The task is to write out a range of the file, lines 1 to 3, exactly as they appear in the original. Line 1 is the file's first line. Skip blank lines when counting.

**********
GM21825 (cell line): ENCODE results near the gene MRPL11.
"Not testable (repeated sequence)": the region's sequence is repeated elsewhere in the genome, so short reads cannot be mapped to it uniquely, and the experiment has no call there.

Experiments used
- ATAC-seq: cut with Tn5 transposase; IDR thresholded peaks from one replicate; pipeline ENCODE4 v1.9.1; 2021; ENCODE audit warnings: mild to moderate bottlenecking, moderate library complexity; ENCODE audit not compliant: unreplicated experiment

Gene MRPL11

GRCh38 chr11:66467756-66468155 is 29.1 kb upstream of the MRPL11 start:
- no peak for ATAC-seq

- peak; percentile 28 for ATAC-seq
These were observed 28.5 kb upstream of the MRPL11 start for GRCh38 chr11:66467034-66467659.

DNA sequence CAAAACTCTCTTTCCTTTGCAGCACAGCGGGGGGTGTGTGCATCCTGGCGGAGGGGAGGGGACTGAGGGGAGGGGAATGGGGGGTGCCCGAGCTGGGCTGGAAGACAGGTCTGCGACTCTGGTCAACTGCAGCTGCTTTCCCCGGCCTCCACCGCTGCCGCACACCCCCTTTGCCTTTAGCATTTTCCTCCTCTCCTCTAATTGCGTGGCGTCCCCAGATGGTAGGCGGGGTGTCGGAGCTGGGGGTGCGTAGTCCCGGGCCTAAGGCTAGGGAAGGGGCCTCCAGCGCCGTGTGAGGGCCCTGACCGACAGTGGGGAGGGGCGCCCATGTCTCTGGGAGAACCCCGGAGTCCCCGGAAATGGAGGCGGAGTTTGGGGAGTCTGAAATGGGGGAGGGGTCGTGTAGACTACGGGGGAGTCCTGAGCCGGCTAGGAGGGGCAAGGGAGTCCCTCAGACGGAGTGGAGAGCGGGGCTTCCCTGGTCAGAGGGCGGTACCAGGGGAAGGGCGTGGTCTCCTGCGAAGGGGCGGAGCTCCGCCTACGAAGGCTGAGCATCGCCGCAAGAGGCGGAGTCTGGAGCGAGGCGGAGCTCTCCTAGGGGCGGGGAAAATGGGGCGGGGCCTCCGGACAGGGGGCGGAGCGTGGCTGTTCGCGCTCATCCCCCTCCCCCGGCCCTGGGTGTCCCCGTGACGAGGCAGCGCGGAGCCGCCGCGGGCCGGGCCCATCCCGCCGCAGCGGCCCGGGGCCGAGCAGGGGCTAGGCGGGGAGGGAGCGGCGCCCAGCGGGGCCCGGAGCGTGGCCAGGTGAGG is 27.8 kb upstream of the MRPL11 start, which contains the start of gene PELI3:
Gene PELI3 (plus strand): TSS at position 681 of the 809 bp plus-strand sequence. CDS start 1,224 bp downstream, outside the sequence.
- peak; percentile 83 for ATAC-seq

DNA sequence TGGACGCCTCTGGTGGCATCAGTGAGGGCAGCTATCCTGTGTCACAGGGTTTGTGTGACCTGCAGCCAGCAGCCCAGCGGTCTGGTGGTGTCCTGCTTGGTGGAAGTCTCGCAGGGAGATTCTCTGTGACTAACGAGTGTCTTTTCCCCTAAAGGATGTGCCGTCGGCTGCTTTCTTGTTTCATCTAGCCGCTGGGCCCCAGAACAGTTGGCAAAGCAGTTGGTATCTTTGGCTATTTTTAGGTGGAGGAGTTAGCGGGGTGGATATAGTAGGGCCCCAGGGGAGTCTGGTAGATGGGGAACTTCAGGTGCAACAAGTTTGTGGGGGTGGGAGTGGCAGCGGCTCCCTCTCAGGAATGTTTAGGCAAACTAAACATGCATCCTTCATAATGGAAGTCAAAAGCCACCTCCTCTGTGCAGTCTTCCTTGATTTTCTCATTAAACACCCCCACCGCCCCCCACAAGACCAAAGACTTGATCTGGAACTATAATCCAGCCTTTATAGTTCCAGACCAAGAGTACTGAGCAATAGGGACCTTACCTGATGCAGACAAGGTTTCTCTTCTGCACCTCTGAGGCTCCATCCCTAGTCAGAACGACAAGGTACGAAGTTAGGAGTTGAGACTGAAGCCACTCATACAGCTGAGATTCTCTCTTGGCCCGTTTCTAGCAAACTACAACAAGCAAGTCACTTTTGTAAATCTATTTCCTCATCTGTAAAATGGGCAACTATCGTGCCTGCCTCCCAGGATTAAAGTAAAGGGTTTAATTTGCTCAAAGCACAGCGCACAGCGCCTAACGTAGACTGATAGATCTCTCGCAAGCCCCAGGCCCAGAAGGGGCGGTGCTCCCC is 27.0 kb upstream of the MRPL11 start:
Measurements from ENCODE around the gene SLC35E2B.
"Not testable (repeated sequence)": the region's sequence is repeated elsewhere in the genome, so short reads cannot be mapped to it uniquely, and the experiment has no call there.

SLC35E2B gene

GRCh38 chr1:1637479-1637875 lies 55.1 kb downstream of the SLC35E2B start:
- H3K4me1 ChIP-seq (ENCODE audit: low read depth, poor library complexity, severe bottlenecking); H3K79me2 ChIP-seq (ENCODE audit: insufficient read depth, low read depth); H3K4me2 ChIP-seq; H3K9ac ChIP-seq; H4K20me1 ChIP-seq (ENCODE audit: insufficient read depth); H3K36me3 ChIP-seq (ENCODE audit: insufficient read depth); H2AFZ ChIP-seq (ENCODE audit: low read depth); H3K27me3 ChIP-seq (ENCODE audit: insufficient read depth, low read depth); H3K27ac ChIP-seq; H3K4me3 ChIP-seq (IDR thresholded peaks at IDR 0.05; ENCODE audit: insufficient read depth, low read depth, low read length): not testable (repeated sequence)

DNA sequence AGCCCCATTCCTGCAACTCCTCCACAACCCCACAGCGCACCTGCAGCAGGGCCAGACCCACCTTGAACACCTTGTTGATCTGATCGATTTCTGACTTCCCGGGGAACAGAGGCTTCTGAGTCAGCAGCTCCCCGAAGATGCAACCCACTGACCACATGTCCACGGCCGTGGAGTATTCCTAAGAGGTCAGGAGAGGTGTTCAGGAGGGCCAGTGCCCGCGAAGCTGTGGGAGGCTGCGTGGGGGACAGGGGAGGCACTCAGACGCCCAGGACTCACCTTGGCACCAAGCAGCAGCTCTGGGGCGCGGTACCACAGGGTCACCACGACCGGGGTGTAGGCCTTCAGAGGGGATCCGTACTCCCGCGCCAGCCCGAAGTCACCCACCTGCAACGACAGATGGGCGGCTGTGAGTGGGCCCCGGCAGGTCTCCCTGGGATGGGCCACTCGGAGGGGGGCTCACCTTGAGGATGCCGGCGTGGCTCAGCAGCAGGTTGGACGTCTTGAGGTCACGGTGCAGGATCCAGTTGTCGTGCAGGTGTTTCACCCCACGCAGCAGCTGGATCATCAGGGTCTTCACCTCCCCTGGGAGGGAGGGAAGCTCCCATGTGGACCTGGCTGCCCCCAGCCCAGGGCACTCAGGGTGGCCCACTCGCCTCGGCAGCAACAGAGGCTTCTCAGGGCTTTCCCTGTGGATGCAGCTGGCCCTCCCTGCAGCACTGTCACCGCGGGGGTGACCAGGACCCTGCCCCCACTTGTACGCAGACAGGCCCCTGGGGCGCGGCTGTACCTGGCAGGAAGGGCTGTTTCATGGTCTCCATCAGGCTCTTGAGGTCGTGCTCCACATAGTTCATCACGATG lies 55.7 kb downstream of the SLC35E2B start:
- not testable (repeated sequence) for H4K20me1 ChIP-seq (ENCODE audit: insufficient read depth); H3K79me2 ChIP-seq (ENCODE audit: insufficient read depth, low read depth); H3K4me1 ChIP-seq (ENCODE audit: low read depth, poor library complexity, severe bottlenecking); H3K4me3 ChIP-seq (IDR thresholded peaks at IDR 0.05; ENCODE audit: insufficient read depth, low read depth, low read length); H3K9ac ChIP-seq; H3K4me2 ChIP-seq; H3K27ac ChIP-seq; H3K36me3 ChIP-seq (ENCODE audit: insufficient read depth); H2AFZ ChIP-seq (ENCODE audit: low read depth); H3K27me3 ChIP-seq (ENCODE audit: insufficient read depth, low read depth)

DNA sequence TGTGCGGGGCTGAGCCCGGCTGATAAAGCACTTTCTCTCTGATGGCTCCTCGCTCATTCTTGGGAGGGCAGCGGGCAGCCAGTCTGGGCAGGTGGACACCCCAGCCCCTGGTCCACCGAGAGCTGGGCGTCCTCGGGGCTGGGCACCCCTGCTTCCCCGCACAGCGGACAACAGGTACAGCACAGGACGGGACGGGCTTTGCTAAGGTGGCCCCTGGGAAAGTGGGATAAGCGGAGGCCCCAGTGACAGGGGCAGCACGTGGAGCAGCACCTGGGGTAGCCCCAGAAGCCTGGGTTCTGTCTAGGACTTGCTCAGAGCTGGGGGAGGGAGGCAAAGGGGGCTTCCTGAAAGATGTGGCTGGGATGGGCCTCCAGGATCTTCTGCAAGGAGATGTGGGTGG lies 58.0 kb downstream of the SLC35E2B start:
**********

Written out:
GM21825 (cell line): ENCODE results near the gene MRPL11.
"Not testable (repeated sequence)": the region's sequence is repeated elsewhere in the genome, so short reads cannot be mapped to it uniquely, and the experiment has no call there.

Experiments used